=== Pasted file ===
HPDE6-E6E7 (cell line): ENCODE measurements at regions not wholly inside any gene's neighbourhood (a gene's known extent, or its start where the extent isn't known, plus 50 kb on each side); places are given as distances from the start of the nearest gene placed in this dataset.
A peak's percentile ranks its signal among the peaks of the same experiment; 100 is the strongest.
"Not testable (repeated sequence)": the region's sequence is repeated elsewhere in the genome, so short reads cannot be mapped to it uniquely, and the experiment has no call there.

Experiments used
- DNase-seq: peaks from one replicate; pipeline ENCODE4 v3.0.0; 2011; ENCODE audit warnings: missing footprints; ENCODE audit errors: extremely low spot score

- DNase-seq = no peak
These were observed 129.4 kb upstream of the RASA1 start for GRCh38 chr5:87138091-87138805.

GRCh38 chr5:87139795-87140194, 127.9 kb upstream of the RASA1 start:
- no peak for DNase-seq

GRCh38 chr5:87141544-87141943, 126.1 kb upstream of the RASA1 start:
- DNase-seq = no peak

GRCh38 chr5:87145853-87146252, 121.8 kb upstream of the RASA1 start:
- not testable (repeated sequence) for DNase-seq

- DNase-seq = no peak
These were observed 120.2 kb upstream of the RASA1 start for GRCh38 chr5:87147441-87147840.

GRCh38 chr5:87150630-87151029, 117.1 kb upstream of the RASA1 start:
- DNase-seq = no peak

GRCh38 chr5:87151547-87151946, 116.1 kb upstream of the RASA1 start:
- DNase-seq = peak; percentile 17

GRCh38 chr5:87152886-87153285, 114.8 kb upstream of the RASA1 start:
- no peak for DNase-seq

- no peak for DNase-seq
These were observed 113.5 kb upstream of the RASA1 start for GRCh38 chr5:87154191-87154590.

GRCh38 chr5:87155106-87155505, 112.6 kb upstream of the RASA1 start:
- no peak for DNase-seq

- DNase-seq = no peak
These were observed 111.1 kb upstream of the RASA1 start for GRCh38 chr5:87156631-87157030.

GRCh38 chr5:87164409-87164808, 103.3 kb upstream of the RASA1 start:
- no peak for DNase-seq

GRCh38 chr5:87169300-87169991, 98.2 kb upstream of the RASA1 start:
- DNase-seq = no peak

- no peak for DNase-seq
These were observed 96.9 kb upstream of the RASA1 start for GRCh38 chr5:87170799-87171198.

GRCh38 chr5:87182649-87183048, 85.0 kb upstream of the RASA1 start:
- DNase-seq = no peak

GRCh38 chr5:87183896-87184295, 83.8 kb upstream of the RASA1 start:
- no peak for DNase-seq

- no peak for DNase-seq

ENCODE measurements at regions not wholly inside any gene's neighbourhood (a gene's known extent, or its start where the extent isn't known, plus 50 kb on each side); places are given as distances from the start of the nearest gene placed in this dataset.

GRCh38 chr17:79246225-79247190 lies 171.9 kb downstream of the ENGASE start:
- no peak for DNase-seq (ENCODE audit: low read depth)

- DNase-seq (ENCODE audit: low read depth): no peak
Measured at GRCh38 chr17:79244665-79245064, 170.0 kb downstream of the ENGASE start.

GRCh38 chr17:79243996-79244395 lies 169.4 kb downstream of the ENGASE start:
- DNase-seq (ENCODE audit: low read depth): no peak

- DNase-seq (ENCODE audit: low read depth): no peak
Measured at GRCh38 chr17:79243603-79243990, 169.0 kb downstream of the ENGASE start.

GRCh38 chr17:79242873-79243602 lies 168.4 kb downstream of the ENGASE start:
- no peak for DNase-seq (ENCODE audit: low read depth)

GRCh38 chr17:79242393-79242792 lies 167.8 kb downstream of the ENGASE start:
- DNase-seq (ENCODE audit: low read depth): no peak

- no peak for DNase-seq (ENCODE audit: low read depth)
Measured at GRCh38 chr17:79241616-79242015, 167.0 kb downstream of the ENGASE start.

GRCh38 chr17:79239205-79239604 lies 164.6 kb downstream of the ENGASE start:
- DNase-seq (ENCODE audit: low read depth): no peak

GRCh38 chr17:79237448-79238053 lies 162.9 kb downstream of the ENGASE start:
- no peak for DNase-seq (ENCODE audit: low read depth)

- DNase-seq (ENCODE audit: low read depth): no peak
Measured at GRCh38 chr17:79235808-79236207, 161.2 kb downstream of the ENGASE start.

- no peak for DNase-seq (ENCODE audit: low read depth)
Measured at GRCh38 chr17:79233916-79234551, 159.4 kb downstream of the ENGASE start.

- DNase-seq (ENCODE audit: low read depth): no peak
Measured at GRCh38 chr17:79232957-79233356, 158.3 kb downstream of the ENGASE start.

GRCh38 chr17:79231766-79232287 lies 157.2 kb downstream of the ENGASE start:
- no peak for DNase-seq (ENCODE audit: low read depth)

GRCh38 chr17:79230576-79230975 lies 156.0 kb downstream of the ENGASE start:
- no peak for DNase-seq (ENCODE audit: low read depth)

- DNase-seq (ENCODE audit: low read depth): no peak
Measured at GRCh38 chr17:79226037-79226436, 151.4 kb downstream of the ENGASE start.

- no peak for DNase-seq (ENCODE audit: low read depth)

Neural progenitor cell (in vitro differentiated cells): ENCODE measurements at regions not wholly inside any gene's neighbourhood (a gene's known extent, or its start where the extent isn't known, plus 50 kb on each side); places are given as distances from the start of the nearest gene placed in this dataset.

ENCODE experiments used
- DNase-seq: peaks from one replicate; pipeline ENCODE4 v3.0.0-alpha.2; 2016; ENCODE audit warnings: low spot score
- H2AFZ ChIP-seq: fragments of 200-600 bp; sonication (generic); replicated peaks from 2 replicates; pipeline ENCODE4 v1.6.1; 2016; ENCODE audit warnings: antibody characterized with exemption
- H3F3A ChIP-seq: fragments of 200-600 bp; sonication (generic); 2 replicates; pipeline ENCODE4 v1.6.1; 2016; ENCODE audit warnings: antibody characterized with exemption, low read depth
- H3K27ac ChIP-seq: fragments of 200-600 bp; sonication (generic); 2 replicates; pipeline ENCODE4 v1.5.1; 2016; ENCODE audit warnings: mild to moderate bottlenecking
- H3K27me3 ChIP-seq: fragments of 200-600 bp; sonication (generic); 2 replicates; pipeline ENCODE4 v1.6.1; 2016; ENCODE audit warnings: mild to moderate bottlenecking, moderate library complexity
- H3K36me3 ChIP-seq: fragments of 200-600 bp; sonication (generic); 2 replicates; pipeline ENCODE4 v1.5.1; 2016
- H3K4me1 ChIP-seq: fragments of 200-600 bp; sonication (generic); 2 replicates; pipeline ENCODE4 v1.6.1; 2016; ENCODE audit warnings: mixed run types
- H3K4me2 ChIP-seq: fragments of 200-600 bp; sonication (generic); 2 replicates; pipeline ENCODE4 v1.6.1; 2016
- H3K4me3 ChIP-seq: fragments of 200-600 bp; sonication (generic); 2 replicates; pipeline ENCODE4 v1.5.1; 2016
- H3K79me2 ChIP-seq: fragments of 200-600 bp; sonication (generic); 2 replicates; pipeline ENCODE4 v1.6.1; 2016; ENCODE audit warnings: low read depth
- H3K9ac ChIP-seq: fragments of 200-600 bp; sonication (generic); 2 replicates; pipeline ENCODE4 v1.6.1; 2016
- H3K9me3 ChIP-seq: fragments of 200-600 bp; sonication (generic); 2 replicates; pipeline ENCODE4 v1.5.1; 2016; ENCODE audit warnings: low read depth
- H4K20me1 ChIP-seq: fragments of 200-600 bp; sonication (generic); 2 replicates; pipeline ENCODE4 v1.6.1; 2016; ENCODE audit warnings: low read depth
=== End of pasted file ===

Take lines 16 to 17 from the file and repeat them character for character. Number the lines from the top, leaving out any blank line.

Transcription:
GRCh38 chr5:87150630-87151029, 117.1 kb upstream of the RASA1 start:
- DNase-seq = no peak